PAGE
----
After 14 years, Hollywood is threatened by a new strike that could paralyze film and TV productions. The IATSE, original acronym of the International Alliance of Stage Workers, confirmed this Wednesday (13) that the industry will suffer an official stoppage next Monday (18). The last major crisis occurred in 2007 and affected countless series and films.
The announcement was made by Matthew Loeb, president of the union, in an official statement. The decision was taken after the organization did not reach an agreement with the AMPTP (Alliance of Television and Cinematographic Productions), representative of the studios and production companies in the United States, for improvements in the working conditions of its members.
In the text, Loeb says the union will continue to negotiate with the producers during the current week with the hope of reaching an agreement. Claims made by the group include “reasonable rest periods, food breaks and a minimum wage for employees on the basis of the scale of contracts.”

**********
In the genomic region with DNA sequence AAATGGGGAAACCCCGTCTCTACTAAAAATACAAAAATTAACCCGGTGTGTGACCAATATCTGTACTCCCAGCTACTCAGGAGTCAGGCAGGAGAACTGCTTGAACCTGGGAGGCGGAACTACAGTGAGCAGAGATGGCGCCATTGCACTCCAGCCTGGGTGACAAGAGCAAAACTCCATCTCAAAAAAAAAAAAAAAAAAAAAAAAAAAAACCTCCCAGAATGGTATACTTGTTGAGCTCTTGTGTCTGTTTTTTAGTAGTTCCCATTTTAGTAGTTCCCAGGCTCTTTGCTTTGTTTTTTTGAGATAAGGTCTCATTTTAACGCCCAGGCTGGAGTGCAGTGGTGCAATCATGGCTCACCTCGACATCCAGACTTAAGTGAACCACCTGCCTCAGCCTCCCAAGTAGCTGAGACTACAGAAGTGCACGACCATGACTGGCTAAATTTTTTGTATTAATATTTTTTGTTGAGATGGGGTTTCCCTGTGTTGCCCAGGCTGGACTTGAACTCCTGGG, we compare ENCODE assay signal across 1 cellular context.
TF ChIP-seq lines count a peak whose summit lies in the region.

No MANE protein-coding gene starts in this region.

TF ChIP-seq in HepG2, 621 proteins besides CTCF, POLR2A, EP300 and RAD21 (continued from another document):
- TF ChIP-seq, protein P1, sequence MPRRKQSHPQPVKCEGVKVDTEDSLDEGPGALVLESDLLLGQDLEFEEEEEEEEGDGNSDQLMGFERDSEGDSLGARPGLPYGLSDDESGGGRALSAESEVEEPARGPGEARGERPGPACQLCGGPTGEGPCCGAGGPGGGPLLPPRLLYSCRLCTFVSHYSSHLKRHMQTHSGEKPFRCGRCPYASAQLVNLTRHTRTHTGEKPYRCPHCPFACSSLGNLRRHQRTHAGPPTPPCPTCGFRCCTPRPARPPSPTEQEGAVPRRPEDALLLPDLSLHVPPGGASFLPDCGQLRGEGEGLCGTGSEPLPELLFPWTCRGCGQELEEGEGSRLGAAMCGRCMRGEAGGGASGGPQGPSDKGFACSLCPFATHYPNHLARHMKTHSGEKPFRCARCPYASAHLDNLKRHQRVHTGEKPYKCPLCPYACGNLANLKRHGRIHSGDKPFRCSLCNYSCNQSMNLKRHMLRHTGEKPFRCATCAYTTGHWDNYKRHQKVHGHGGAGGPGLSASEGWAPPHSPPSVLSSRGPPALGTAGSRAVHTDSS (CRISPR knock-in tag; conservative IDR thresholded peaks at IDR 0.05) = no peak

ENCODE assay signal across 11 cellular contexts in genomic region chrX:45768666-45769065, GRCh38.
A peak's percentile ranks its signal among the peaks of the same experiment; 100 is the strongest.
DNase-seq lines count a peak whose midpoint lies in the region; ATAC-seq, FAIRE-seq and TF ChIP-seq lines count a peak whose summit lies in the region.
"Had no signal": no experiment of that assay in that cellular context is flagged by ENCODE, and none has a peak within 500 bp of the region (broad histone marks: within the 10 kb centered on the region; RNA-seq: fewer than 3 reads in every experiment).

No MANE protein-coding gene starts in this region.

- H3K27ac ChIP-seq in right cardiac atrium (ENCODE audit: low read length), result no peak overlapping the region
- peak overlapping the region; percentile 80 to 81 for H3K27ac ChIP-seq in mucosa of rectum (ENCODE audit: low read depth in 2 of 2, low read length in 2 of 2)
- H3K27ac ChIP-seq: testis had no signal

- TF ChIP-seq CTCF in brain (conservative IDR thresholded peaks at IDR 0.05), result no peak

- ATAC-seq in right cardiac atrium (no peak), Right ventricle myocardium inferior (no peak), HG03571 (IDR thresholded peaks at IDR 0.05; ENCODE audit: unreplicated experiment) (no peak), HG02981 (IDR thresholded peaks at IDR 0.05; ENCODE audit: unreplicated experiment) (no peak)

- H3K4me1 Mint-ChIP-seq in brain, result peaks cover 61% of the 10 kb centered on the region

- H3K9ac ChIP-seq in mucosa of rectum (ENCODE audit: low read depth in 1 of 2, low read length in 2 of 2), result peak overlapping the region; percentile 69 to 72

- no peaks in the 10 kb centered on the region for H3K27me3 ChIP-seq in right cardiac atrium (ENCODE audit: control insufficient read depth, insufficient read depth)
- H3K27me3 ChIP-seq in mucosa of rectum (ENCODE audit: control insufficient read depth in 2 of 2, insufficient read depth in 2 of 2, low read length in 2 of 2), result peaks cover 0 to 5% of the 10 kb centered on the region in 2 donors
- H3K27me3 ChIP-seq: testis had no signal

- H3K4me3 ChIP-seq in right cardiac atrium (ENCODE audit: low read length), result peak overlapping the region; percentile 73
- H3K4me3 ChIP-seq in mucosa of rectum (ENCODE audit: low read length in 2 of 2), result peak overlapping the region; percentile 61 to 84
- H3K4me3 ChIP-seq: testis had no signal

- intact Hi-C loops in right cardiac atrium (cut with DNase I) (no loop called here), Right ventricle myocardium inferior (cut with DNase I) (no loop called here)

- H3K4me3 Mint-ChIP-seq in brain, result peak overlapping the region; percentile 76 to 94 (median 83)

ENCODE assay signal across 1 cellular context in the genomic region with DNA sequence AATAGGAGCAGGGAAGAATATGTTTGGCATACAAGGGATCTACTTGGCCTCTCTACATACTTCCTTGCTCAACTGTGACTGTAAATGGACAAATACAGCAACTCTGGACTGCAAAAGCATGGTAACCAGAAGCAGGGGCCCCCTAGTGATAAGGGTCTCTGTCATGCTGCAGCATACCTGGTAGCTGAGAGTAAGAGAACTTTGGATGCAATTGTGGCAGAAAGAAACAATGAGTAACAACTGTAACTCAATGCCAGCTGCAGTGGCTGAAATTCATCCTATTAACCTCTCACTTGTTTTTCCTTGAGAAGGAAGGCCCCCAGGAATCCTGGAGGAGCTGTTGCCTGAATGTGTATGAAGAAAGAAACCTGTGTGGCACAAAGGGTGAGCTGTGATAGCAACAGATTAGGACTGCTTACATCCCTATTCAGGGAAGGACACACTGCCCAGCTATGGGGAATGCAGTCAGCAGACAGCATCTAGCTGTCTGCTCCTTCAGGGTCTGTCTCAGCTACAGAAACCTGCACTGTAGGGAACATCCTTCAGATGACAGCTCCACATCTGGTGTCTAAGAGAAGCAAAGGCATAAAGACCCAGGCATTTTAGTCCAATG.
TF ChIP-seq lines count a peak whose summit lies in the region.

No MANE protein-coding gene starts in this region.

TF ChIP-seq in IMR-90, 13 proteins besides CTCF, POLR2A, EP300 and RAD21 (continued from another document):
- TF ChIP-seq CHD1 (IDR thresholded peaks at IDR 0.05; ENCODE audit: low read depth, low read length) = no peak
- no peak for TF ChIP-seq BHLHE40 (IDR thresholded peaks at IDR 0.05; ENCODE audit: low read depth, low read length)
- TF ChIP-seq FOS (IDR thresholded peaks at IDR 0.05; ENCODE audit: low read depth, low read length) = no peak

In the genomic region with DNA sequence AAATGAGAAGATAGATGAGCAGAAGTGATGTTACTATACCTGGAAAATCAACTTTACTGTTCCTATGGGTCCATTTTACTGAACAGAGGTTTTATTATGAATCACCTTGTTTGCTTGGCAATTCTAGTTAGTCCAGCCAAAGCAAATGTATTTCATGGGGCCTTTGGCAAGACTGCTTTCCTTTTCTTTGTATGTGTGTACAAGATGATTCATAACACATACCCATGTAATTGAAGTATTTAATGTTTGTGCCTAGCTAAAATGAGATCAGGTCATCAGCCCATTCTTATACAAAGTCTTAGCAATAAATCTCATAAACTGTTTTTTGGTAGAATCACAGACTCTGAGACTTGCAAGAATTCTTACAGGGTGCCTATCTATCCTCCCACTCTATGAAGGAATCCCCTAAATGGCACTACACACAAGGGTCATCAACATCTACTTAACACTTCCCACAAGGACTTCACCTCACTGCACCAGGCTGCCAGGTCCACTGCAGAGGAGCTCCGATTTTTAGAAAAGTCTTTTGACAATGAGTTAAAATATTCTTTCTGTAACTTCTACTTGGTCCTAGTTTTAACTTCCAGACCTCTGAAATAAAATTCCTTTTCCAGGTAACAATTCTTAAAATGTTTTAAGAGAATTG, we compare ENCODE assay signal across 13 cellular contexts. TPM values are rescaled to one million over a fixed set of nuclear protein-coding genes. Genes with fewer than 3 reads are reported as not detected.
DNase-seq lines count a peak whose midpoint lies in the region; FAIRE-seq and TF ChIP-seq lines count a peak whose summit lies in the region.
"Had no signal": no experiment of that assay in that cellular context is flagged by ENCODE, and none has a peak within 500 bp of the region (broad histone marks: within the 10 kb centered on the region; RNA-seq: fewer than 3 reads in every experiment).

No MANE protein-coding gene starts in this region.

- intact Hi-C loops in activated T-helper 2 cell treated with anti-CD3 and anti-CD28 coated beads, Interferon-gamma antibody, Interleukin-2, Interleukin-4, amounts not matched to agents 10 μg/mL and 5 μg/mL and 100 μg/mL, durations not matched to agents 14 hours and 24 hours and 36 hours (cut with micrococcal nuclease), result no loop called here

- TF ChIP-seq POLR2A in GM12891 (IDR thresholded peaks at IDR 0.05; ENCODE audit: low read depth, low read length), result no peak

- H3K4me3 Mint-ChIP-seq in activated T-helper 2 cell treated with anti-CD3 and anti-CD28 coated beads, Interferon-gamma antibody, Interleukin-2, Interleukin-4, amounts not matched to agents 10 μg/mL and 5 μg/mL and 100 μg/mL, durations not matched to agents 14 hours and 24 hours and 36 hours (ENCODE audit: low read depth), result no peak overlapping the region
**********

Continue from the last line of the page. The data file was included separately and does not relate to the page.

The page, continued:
The president also added that, despite the attempts, the pace of negotiations does not reflect a sense of urgency on the part of producers.
“Without an end date, we could go on talking forever. Our members deserve to have their basic needs met now,” Loeb wrote.
In response, AMPTP issued a statement noting that “there are still five full days left to the strike start date and that the studios have continued to negotiate in good faith for the new contracts to keep the industry going.”
In a recent vote, IATSE members voted almost unanimously for Loeb to have the authority to opt for a strike if negotiations do not proceed positively for Hollywood’s 60,000+ workers.
understand the fight
The threat of a strike has been circulating in the corridors of Hollywood for five months. Union leaders try to negotiate with studio bosses and producers for better working conditions in industry productions for workers.
The workers’ representatives presented data that prove inadequate periods and non-recommended rest times in film and TV productions. IATSE has joined with 12 other local organizations to demand minimum wage, sustainable benefits and “new media fees” that reflect the success of streaming companies.
In 2020, the Covid-19 pandemic and the success of streaming platforms prevented a new writers strike from paralyzing Hollywood and exacerbating the industry’s problems during the health crisis. In 2007, a stoppage caused a loss of US$ 2.1 billion (R$ 11.39 billion, in the current conversion) to the State of California, where much of the entertainment industry is concentrated.
About 37,000 people lost jobs, according to a report by the Milken Research Institute. At the time, the studios were under a lot of pressure, because even renowned actors supported the writers.